“I owe you an apology.” Metal fingers brushed along her side. They lingered for a fraction of a second at her words, and then continued tracing a wide circle around her wound.
“It’s healing well.”
“Accepted.” His hand dropped away, but she could still hear the humming from his chest.
“You had something important to tell me.” Murray sat up. The wound made no complaint; she felt no pain at all.
He stood so close she could see the metal irises at the back of his eyes. Each segment refracted the overhead light at a slightly different angle, sparkling like human eyes could never sparkle. Somehow that didn’t bother her one bit. When he leaned forward, she held her breath, let her lips part a tiny bit, her eyes flutter closed.
She woke to the rattling of metal. Heavy footsteps pounded in the hall outside. Murray waited for the door to open, for someone to remember she lay there. The steps continued past. She opened her eyes and frowned up at the medical bay ceiling. Her fingers found the tight, sticky patch of skin-seal covering the damage to her side. It would keep out bacteria and contaminants while the regen-gel worked its magic. The wound should be fully healed in three point five days. This morning, it would be seventy-five percent healed.
Stupid Zander. Murray tested her range of movement. She could roll onto her good side with only a twinge of pain. The seal held when she swung her legs over the side of the couch. She sat up, wincing as the muscles tugged at the material. So far so good. She’d had just about enough of the medical bay. She’d had just about enough of solitude.
They’d left another tray for her, slipping in while she slept and back out without waking her. She needed rest and quiet to heal, and her shipmates had obliged dutifully with her recovery. The bastards had completely abandoned her.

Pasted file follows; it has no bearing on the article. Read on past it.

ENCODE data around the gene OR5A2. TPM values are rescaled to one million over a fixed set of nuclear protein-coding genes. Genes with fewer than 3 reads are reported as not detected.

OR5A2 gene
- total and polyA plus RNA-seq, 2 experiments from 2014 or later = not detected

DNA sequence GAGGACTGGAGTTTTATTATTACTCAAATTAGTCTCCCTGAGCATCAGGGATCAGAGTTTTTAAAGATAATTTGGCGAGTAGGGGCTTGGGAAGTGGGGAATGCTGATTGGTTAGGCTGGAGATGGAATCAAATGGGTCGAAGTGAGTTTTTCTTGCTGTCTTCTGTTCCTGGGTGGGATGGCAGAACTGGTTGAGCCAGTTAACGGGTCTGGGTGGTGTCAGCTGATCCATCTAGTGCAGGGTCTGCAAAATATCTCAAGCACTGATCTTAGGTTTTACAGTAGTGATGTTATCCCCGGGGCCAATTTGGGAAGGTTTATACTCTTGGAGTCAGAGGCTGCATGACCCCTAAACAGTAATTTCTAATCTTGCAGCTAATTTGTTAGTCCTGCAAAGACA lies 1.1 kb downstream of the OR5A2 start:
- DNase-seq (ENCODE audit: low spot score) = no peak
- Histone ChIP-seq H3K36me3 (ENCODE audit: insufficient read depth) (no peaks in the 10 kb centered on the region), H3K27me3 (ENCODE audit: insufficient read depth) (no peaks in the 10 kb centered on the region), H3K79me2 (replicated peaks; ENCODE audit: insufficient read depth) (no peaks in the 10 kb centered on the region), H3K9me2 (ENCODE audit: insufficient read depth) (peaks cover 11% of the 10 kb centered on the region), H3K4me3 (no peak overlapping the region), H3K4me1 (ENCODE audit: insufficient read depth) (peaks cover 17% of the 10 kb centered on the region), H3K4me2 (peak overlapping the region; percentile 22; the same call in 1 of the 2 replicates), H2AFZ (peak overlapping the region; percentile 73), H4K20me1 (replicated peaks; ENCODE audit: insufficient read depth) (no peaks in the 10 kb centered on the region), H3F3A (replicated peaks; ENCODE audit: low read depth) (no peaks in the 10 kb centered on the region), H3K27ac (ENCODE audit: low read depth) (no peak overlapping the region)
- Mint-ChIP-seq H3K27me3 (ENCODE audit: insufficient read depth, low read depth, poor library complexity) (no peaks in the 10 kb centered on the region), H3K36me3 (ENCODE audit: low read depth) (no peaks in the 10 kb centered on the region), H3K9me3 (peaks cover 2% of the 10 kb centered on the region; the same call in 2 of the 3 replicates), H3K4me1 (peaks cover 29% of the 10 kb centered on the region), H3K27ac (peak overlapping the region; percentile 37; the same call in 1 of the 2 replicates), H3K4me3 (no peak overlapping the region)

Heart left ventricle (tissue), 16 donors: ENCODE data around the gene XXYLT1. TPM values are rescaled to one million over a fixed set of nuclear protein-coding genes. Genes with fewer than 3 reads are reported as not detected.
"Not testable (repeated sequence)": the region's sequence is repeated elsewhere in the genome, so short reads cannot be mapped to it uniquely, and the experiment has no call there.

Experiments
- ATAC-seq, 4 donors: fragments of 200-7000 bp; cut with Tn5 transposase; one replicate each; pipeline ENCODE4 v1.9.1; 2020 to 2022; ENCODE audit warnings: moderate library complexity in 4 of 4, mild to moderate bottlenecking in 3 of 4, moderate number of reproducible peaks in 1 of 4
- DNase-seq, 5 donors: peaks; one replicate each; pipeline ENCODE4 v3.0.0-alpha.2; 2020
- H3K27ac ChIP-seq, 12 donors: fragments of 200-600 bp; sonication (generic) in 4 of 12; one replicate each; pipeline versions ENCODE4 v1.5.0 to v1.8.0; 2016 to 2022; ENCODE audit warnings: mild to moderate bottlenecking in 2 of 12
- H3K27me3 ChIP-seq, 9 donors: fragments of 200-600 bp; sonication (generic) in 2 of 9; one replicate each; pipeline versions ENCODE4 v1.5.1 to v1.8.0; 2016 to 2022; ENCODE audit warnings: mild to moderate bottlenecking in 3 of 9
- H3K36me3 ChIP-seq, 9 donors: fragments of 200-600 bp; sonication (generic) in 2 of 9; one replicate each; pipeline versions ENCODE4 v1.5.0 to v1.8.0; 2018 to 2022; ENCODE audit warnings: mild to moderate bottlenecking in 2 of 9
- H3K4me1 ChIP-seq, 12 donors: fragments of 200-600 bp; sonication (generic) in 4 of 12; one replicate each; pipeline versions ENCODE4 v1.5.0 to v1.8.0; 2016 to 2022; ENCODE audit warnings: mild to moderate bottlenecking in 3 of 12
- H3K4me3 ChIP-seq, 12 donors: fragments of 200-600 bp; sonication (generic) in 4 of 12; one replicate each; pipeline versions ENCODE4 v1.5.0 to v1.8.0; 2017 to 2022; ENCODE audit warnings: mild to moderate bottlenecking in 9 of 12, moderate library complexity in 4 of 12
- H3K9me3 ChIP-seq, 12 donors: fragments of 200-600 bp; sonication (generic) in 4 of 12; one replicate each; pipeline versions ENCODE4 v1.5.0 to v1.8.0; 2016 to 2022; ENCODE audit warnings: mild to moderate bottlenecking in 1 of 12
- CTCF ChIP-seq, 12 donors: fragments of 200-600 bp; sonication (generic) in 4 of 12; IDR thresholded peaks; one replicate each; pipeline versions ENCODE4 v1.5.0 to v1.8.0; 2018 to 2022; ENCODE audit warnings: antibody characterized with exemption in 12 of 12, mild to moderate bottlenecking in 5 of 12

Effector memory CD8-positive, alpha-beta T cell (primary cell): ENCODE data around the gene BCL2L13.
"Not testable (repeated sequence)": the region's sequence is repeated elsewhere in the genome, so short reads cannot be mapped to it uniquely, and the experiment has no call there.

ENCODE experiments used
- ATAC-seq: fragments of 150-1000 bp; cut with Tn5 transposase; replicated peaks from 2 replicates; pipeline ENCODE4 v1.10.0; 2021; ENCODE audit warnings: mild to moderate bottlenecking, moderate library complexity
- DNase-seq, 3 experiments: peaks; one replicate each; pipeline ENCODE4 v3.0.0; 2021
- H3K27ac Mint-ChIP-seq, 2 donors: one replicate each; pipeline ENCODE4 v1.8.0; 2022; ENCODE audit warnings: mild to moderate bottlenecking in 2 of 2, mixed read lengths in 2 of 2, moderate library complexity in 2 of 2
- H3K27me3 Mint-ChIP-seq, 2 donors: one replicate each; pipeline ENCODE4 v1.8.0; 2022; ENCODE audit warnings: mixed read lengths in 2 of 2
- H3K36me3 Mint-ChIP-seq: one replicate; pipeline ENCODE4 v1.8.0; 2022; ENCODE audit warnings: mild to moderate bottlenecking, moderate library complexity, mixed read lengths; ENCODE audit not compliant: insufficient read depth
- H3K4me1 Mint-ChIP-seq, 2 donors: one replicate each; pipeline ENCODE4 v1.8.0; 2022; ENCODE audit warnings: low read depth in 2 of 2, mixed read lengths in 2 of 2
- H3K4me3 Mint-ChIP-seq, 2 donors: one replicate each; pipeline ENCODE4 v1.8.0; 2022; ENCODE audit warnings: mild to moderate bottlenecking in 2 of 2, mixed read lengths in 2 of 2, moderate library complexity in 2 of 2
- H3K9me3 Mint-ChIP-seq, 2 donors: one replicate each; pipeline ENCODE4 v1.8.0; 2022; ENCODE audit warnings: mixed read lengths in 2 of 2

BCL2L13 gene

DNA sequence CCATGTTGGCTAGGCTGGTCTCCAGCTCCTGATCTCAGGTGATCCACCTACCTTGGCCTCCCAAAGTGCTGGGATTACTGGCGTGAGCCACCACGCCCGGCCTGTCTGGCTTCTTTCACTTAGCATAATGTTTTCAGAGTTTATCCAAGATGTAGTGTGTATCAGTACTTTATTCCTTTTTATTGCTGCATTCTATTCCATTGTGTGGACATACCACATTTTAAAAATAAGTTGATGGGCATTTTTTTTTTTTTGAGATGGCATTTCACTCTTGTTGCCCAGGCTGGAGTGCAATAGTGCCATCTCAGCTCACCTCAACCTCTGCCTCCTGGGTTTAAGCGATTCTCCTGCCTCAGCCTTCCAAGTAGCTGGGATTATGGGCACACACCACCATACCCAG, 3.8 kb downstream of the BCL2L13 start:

Murray used the couch for support and tested her legs. She could stand. She could walk with just a few traces of discomfort. It helped if she braced the wound with her hand. She crossed the room with only a few pauses, leaned against the door for only a few breaths.
The hall was easier. She leaned a shoulder against one wall and shuffled after the footsteps. There’d been an awful lot of traffic in this hallway today. Murray scowled as she passed the door to her room. A lot of traffic that hadn’t stopped by medical to check on her.
She stopped to rest before the hallway teed with the short passage that led to the ship’s cargo area. The seal still held, but her side ached from the effort, and for a second, she wondered if moving had been such a hot idea. If the material tore, she risked infection, further damage and even more time on the medical couch. She considered retracing her steps until the sound of voices whispered from around the corner.
“She doesn’t like him.” Zora sounded different. She’d lost her edgy tone, and sounded like Murray felt—bone tired.
It might have been Rook’s voice that answered, but the static crackled the message too much to be certain. Whoever it was, Zora talked to them over the ship’s com.
“He won’t leave her alone, though. He’s driving her nuts. Yeah. No. I know she needs to rest. No. ”
Murray shuffled to the corner and tried to spy around the edge. She leaned forward, and her side stitched. She squealed and tumbled forward into the hallway.
“Holy shit. She’s out of medical.”
Murray caught a glimpse of Zora, as she staggered into the wall. The skin-seal tore at the impact, and the stitch turned into a stab of pain. She imagined the microbes rushing for the breach and cringed.
“What are you doing?” Zora’s voice wandered closer. “You’re supposed to be sleeping.”